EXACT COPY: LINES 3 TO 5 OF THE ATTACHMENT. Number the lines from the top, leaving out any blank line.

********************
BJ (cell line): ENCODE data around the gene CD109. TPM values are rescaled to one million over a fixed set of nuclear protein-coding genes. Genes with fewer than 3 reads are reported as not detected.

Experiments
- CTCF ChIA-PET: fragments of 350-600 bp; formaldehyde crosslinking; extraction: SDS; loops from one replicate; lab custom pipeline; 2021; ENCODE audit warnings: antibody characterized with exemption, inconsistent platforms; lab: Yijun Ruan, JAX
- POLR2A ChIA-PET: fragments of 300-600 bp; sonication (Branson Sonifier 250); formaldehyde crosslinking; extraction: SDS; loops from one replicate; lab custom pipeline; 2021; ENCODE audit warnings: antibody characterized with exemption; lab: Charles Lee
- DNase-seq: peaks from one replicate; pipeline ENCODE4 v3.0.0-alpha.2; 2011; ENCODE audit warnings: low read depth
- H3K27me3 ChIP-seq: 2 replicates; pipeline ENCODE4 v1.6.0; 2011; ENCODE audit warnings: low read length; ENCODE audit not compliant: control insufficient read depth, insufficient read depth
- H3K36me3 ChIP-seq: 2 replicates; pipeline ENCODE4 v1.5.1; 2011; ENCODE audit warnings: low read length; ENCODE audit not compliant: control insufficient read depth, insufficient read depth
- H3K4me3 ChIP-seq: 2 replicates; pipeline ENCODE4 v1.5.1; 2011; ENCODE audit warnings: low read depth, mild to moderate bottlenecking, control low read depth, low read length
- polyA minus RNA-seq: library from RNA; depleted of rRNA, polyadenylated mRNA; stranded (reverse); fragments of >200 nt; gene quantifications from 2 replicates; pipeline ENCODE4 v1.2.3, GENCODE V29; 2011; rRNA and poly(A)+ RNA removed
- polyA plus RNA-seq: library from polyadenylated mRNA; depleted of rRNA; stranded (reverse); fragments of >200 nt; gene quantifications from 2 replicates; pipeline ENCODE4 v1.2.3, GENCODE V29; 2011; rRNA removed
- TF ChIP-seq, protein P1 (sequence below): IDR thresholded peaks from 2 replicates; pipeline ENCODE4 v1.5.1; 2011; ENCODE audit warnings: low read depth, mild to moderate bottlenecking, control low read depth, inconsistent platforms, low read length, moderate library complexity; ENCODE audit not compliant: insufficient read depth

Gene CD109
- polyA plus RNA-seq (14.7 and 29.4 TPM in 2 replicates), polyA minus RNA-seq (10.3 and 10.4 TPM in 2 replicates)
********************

- CTCF ChIA-PET: fragments of 350-600 bp; formaldehyde crosslinking; extraction: SDS; loops from one replicate; lab custom pipeline; 2021; ENCODE audit warnings: antibody characterized with exemption, inconsistent platforms; lab: Yijun Ruan, JAX
- POLR2A ChIA-PET: fragments of 300-600 bp; sonication (Branson Sonifier 250); formaldehyde crosslinking; extraction: SDS; loops from one replicate; lab custom pipeline; 2021; ENCODE audit warnings: antibody characterized with exemption; lab: Charles Lee
- DNase-seq: peaks from one replicate; pipeline ENCODE4 v3.0.0-alpha.2; 2011; ENCODE audit warnings: low read depth